Gimme an A-W-E-S-O-M-E!
Ask 13-year-old Audrey Chisholm what it feels like being a cheerleader whose team competed — and won — at nationals and she can’t wait to answer. “I feel it all the way to my heart,” the exuberant eighth grader from Homer Glen, Ill., told TODAY Parents. “It is awesome.”
All the more so since Audrey, who has Down syndrome, also knows what it feels like being on a cheering squad and not be asked to participate in a contest. Audrey, along with her mom, Jody, 54, and dad, Scott, 58, faced that four years ago.
First Mom and Dad got angry. Then they got busy searching for an inclusive team that valued Audrey’s talent, energy and enthusiasm. “She loves cheering. She picks up arm movements quicker than some of the typically functioning girls,” said Jody, whose other two children are 28 and 31.
Happily, three years ago, the Chisholms connected with the Mokena Burros junior varsity cheerleading team, located about 30 miles southwest of Chicago. A strong squad, it was savoring a winning streak. Jody was unsure if Audrey would be embraced. She offered to send the squad’s coach, Christine O’Donnell, a video of Audrey cheering.
No need, said Coach O (as she’s known). “We’re a recreational cheer program and we’re all-inclusive,” she recalled telling Jody. “Registration is coming up fast. Come over.”
A coach since 2004, O’Donnell hadn’t worked with a youth with Down syndrome, a genetic disorder that causes intellectual and developmental disabilities. Audrey was at a third-grade level, as noted in the Chicago Tribune, which first told the Chisholms’ story.
Coach O prepared the other girls. “I said, ‘We have a new girl with Down syndrome on the team. She can do everything you can do but she might take longer sometimes. But we’re gonna nail this.’ I got no protests.”
An avid viewer of movies and shows like “Bring It On” and “Cheer Squad,” Audrey dreamed of flying — a term for when a cheerleader is lifted into the air during a routine. But first she needed to sharpen her moves and build core strength. A lack of muscle tone is common to kids who have Down Syndrome. Over the past three cheering seasons, Audrey has worked out with her team and solo to prepare for competitions.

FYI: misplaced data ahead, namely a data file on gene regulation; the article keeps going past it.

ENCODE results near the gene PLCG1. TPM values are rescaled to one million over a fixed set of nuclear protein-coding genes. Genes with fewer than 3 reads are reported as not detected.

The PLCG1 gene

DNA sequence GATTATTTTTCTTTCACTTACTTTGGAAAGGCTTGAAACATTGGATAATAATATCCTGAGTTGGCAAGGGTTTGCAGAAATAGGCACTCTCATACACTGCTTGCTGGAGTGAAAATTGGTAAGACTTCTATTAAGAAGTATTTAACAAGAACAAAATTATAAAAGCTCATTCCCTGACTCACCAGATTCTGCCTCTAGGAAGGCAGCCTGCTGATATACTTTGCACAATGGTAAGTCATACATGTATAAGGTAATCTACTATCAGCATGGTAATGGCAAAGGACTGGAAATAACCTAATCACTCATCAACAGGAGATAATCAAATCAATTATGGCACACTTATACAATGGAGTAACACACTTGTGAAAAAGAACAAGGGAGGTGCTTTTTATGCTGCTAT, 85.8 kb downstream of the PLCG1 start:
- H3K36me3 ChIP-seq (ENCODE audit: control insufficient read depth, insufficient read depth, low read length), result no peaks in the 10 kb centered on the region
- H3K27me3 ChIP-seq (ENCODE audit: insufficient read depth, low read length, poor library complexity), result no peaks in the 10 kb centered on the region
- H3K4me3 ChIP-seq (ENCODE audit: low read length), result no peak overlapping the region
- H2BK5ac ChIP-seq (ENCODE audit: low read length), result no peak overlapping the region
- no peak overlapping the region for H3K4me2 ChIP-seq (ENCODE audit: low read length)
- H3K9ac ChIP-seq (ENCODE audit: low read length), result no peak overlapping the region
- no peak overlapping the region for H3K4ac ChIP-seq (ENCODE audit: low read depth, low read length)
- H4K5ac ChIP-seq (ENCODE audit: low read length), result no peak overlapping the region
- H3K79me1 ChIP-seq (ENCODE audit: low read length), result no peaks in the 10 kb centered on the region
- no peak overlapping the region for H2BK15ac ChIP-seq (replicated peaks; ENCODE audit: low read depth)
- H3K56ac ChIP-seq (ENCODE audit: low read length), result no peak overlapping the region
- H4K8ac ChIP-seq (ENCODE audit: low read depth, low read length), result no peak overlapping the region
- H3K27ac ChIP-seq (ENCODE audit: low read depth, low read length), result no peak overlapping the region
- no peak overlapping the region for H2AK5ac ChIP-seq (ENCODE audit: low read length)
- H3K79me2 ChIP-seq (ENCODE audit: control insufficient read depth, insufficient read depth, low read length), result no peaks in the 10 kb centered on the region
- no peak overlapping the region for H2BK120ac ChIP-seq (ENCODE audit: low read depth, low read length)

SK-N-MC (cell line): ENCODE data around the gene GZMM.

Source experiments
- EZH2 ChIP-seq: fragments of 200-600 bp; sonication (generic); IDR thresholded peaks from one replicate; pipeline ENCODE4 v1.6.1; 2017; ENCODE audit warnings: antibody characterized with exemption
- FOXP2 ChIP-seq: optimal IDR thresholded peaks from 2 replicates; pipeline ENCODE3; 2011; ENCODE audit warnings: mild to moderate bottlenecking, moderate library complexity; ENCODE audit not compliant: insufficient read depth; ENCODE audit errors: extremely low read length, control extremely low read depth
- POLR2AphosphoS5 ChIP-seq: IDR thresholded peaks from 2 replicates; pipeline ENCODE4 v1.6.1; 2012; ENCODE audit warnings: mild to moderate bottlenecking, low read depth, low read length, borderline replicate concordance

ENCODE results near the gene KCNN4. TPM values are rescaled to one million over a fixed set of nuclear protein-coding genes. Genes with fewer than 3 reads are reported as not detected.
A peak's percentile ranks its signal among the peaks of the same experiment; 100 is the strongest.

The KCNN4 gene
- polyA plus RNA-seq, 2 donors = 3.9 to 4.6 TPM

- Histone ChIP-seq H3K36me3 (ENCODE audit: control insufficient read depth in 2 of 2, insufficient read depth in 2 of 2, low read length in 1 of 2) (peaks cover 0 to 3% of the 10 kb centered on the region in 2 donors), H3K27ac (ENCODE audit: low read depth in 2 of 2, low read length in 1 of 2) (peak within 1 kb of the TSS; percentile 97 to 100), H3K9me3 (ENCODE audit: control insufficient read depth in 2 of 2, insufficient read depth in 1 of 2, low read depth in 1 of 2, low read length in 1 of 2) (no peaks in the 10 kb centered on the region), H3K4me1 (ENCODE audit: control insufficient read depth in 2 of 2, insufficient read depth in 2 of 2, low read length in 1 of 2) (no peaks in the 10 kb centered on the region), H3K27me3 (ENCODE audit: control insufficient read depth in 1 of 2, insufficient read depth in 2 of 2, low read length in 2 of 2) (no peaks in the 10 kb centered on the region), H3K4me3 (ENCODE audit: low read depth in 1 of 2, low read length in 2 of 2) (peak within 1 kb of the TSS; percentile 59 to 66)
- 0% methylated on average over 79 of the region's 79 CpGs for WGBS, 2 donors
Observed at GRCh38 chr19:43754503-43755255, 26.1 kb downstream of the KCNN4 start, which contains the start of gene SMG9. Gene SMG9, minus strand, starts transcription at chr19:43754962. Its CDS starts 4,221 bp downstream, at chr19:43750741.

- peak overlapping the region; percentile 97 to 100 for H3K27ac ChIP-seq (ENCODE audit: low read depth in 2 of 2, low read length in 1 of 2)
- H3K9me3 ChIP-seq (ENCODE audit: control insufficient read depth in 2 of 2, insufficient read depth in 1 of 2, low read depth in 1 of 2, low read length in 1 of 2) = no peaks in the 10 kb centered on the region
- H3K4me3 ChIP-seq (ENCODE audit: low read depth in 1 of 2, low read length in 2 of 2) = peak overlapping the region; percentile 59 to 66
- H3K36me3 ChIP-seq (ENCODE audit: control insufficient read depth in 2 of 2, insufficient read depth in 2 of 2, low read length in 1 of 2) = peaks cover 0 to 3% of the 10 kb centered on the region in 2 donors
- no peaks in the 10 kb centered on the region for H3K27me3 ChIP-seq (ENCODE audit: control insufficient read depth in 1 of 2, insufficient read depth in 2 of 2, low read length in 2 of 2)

All that dedication and work culminated on Dec. 6, when Audrey and her 23 teammates headed to Orlando, Fla., for the Pop Warner National Cheer & Dance Championships. Before the event, the girls checked out Disney World, where it was all for one, one for all. Audrey fears costumed mascots, so her teammates shielded her from the characters.
During the competition that aired on ESPN, the girls gave Audrey more support when — in a dream come true — she got to fly. Two girls hoisted Audrey waist-high while another spotted her from behind. When all of the cheering was over, the girls went home Junior Varsity Level 4 National Champs.
“Our team is so great,” Audrey said.
Her mother concurred. “There are zero mean girls on this squad,” noted Jody. “I wish I could bottle the affection they have for Audrey.”
And this proud, protective mom also wishes she could ease the ache from the fact that Audrey, who goes to a mainstream school and may not be cut out for high school cheering, has aged out of the Burros team.
“I don’t think she understands that this is the end of the line,” said Jody. “Still, to see the joy on her face while getting to fly ... it is like Christmas came early. It was really important for Audrey to have that experience.”